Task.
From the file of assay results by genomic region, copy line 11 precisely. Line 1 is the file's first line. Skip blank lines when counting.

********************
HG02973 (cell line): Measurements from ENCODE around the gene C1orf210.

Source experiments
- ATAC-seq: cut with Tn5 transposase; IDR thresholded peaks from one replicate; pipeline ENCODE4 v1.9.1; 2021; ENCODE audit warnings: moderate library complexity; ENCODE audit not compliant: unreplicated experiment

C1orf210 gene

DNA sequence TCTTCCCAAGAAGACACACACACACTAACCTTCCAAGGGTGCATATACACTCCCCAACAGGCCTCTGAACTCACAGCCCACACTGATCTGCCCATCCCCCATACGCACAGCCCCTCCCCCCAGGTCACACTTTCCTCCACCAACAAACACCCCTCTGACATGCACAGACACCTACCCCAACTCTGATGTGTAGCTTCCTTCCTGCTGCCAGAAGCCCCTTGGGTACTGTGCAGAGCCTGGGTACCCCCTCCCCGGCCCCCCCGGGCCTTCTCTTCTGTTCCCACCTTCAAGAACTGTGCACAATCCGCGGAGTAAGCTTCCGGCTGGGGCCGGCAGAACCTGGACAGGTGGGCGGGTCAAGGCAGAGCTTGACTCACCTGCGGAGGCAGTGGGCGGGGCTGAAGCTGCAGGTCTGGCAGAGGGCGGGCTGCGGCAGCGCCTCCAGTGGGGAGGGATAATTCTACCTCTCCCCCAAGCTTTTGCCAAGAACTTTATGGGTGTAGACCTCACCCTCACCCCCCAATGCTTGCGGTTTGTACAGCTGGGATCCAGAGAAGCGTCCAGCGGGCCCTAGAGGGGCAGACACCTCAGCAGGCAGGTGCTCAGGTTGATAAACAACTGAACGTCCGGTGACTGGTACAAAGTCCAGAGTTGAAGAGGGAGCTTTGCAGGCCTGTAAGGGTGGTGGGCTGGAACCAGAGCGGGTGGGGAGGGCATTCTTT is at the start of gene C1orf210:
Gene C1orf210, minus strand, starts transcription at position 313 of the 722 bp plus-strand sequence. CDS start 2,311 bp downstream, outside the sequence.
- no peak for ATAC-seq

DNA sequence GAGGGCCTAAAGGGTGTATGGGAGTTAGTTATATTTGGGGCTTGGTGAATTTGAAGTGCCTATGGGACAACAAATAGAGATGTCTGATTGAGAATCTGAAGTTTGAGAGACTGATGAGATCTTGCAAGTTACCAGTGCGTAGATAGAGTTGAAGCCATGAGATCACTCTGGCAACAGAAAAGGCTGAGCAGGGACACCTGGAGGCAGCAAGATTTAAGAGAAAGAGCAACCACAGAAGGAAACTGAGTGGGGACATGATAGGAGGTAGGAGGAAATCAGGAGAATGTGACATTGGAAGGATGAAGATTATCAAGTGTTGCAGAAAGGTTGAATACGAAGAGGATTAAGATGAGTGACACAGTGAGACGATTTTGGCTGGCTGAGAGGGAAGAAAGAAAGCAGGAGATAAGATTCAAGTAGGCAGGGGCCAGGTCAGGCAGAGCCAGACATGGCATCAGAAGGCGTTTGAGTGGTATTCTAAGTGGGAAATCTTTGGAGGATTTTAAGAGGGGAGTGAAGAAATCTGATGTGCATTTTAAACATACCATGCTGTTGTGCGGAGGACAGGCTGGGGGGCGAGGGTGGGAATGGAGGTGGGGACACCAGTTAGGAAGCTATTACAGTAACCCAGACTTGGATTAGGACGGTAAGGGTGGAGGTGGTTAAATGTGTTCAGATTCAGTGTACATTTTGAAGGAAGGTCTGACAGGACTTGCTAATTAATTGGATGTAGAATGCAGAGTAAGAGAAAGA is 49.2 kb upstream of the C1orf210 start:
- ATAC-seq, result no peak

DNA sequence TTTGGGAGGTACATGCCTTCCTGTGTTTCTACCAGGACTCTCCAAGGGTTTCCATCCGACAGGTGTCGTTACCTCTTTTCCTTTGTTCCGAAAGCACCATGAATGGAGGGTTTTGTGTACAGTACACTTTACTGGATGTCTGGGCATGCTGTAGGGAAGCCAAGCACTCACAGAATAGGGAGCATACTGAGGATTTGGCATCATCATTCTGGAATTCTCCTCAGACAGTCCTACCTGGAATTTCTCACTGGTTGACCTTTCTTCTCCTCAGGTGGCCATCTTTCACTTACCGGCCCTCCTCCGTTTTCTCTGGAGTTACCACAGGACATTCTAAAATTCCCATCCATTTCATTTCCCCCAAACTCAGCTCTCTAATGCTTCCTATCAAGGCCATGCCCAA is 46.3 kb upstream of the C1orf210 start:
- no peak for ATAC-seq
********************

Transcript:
- no peak for ATAC-seq